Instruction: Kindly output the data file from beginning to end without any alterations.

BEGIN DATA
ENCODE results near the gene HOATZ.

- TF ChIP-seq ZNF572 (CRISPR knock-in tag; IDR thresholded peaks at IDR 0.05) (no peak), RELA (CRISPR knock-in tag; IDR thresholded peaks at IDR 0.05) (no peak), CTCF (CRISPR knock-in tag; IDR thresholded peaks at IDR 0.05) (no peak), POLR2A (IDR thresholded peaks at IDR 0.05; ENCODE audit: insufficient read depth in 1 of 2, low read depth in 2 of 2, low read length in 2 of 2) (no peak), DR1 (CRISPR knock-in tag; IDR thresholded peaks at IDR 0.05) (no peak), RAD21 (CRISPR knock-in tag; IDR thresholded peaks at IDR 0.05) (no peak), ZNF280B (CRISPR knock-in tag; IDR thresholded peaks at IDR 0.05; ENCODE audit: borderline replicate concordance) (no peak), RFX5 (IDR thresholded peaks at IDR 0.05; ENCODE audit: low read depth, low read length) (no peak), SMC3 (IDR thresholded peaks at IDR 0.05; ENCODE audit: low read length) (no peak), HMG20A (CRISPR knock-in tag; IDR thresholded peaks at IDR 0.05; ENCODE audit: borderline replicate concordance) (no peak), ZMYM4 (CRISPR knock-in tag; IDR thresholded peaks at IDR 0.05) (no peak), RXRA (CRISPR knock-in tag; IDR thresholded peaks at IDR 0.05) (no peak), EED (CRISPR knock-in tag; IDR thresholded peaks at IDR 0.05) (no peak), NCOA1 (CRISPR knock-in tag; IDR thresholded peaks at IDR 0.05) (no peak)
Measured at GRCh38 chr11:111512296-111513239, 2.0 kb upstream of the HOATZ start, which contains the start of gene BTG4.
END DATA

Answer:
ENCODE results near the gene HOATZ.

- TF ChIP-seq ZNF572 (CRISPR knock-in tag; IDR thresholded peaks at IDR 0.05) (no peak), RELA (CRISPR knock-in tag; IDR thresholded peaks at IDR 0.05) (no peak), CTCF (CRISPR knock-in tag; IDR thresholded peaks at IDR 0.05) (no peak), POLR2A (IDR thresholded peaks at IDR 0.05; ENCODE audit: insufficient read depth in 1 of 2, low read depth in 2 of 2, low read length in 2 of 2) (no peak), DR1 (CRISPR knock-in tag; IDR thresholded peaks at IDR 0.05) (no peak), RAD21 (CRISPR knock-in tag; IDR thresholded peaks at IDR 0.05) (no peak), ZNF280B (CRISPR knock-in tag; IDR thresholded peaks at IDR 0.05; ENCODE audit: borderline replicate concordance) (no peak), RFX5 (IDR thresholded peaks at IDR 0.05; ENCODE audit: low read depth, low read length) (no peak), SMC3 (IDR thresholded peaks at IDR 0.05; ENCODE audit: low read length) (no peak), HMG20A (CRISPR knock-in tag; IDR thresholded peaks at IDR 0.05; ENCODE audit: borderline replicate concordance) (no peak), ZMYM4 (CRISPR knock-in tag; IDR thresholded peaks at IDR 0.05) (no peak), RXRA (CRISPR knock-in tag; IDR thresholded peaks at IDR 0.05) (no peak), EED (CRISPR knock-in tag; IDR thresholded peaks at IDR 0.05) (no peak), NCOA1 (CRISPR knock-in tag; IDR thresholded peaks at IDR 0.05) (no peak)
Measured at GRCh38 chr11:111512296-111513239, 2.0 kb upstream of the HOATZ start, which contains the start of gene BTG4.